Grandma Bowens eyesight was worse. She was now, due to the effects macular degeneration, a degenerative eye disease, legally blind. While we were at Wilbur’s that evening, she kept swooshing her forehead with her hand. Finally, she asked, “Would someone please shoo this fly away from me?” It turned out that she was drinking her sweet tea from the side of the glass and had forgotten that there was a straw in it. As she drank, the straw would poke her hair, tickle her forehead, and she’d wave her hand to get that pesky fly.
I think that evening, Alvin and Thelma Bowen became a lot more winsome and a lot less intimidating to Jennifer and me. They had idiosyncrasies, and despite their intelligence and accomplishments, they were human. It was, sadly, the last time we would see them.
The following morning Jennifer and I rode out with the pack from the Goldsboro YMCA. We began as a peleton, traveling at 19 miles an hour – an easy warm-up pace. Jennifer was tucked behind my rear wheel, and we were sucked along in a great mass of people power. It was quite an experience.
At about the sixteen mile point, I was pressing Jennifer to push forward and stay close to me. She needed to stop. I slowed down. She clipped my back tire, and flipped over her handlebars onto the pavement. She skinned the underside of her elbow and her thigh pretty badly. The pack, in its methodical cadence, disappeared in the distance. After twenty minutes along the side of that rode, assessing the damage, receiving first aid, checking the bike, Jennifer and I got back on our bikes. Something had snapped in Jennifer. Maybe it was the adrenaline, but she was off like a rocket. There is something to experiencing the thing you fear the most. When it doesn’t kill you, you have a surge of carelessness, anger, and drive that propels you forward in ways for which you could never have trained. She was an animal.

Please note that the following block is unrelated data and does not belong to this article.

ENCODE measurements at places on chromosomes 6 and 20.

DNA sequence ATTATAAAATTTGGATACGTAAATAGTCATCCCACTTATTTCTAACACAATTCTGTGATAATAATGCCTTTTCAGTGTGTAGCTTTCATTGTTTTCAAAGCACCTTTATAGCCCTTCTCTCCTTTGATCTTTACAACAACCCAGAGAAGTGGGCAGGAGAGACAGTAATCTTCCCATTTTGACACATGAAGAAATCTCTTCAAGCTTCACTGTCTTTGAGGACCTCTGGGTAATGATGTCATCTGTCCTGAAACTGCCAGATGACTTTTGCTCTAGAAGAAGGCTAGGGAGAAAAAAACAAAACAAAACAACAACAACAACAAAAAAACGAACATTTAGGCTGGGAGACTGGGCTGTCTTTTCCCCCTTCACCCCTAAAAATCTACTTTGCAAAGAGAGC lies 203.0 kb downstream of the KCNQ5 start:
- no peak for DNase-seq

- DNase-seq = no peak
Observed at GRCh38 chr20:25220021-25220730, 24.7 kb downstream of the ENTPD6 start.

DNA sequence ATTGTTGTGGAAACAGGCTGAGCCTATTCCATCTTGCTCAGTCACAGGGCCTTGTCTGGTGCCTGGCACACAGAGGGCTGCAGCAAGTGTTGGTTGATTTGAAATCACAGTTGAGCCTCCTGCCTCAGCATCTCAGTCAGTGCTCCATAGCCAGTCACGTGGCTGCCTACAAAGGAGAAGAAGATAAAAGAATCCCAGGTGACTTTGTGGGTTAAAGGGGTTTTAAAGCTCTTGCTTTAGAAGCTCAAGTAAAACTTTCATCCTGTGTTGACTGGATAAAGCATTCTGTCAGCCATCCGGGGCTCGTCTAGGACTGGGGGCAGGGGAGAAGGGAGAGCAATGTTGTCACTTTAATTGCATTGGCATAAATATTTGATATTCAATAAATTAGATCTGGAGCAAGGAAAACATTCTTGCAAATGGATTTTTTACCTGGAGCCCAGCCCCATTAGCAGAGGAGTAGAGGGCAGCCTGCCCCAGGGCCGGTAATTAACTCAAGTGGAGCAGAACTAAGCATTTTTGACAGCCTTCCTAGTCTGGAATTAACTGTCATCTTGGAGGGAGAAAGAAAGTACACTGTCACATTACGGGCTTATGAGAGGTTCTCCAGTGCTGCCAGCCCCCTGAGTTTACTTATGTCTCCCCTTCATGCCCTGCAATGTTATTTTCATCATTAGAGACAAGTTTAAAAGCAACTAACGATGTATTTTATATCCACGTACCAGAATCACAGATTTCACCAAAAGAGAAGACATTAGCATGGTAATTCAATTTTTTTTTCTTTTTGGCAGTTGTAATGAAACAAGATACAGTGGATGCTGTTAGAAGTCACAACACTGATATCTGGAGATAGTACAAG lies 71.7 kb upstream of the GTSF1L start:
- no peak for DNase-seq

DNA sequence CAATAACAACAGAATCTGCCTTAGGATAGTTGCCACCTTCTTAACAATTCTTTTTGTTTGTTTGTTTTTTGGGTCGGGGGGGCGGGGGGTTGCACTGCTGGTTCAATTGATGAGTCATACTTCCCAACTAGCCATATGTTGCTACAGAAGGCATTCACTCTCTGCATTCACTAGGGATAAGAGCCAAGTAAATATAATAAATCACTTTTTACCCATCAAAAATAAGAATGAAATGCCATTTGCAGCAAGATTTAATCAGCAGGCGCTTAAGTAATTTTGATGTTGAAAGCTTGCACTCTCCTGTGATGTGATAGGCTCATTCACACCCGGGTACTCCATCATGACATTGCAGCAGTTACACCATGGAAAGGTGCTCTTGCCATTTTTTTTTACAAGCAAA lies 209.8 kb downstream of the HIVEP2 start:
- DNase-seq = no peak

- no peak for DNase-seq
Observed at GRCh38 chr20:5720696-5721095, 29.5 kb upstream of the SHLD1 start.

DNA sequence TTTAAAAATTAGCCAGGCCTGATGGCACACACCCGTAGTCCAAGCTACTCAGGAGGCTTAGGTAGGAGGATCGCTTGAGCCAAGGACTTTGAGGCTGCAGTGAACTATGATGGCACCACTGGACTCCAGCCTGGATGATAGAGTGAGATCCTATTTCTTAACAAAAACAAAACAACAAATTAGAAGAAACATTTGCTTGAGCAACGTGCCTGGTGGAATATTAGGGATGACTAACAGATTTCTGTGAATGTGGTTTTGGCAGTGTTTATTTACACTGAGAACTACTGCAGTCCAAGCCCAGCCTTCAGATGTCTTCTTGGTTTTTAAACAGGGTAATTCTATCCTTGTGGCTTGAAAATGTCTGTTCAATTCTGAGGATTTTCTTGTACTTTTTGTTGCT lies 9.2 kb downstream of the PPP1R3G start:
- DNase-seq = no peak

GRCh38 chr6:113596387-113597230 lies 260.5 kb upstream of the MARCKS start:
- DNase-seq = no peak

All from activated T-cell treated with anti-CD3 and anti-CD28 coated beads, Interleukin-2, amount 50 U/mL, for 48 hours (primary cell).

At about thirty miles her half-century route turned back towards Goldsboro. My century route continued out into Johnston County. Watching her ride off, exhilarated, and heading home, and I looking forward, alone knowing that she had twenty miles to go and I had seventy was one of the loneliest moments I have ever experienced. All I had as friends was orange spray painted arrows on the asphalt. Lost? Alone? Seventy miles?